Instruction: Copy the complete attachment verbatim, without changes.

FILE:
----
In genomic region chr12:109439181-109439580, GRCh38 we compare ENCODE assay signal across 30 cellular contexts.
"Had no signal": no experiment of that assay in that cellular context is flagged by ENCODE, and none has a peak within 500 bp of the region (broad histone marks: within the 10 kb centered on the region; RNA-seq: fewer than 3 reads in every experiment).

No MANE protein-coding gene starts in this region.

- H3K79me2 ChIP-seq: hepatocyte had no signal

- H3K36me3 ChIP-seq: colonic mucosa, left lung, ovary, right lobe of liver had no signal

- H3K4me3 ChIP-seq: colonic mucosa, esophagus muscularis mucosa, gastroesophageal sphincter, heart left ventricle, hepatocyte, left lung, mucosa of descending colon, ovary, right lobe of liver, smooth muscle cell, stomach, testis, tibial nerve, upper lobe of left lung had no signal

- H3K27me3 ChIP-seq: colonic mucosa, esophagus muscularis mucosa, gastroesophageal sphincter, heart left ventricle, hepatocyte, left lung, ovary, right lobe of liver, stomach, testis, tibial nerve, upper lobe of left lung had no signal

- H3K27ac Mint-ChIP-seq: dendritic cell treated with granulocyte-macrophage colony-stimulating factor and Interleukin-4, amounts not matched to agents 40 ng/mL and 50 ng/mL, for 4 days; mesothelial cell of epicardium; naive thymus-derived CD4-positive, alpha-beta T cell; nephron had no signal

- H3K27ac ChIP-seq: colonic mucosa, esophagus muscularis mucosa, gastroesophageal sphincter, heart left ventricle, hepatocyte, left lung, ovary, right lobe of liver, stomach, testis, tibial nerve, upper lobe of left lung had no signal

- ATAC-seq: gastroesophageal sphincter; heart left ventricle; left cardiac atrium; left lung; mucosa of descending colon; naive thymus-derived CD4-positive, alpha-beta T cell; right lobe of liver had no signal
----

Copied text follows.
In genomic region chr12:109439181-109439580, GRCh38 we compare ENCODE assay signal across 30 cellular contexts.
"Had no signal": no experiment of that assay in that cellular context is flagged by ENCODE, and none has a peak within 500 bp of the region (broad histone marks: within the 10 kb centered on the region; RNA-seq: fewer than 3 reads in every experiment).

No MANE protein-coding gene starts in this region.

- H3K79me2 ChIP-seq: hepatocyte had no signal

- H3K36me3 ChIP-seq: colonic mucosa, left lung, ovary, right lobe of liver had no signal

- H3K4me3 ChIP-seq: colonic mucosa, esophagus muscularis mucosa, gastroesophageal sphincter, heart left ventricle, hepatocyte, left lung, mucosa of descending colon, ovary, right lobe of liver, smooth muscle cell, stomach, testis, tibial nerve, upper lobe of left lung had no signal

- H3K27me3 ChIP-seq: colonic mucosa, esophagus muscularis mucosa, gastroesophageal sphincter, heart left ventricle, hepatocyte, left lung, ovary, right lobe of liver, stomach, testis, tibial nerve, upper lobe of left lung had no signal

- H3K27ac Mint-ChIP-seq: dendritic cell treated with granulocyte-macrophage colony-stimulating factor and Interleukin-4, amounts not matched to agents 40 ng/mL and 50 ng/mL, for 4 days; mesothelial cell of epicardium; naive thymus-derived CD4-positive, alpha-beta T cell; nephron had no signal

- H3K27ac ChIP-seq: colonic mucosa, esophagus muscularis mucosa, gastroesophageal sphincter, heart left ventricle, hepatocyte, left lung, ovary, right lobe of liver, stomach, testis, tibial nerve, upper lobe of left lung had no signal

- ATAC-seq: gastroesophageal sphincter; heart left ventricle; left cardiac atrium; left lung; mucosa of descending colon; naive thymus-derived CD4-positive, alpha-beta T cell; right lobe of liver had no signal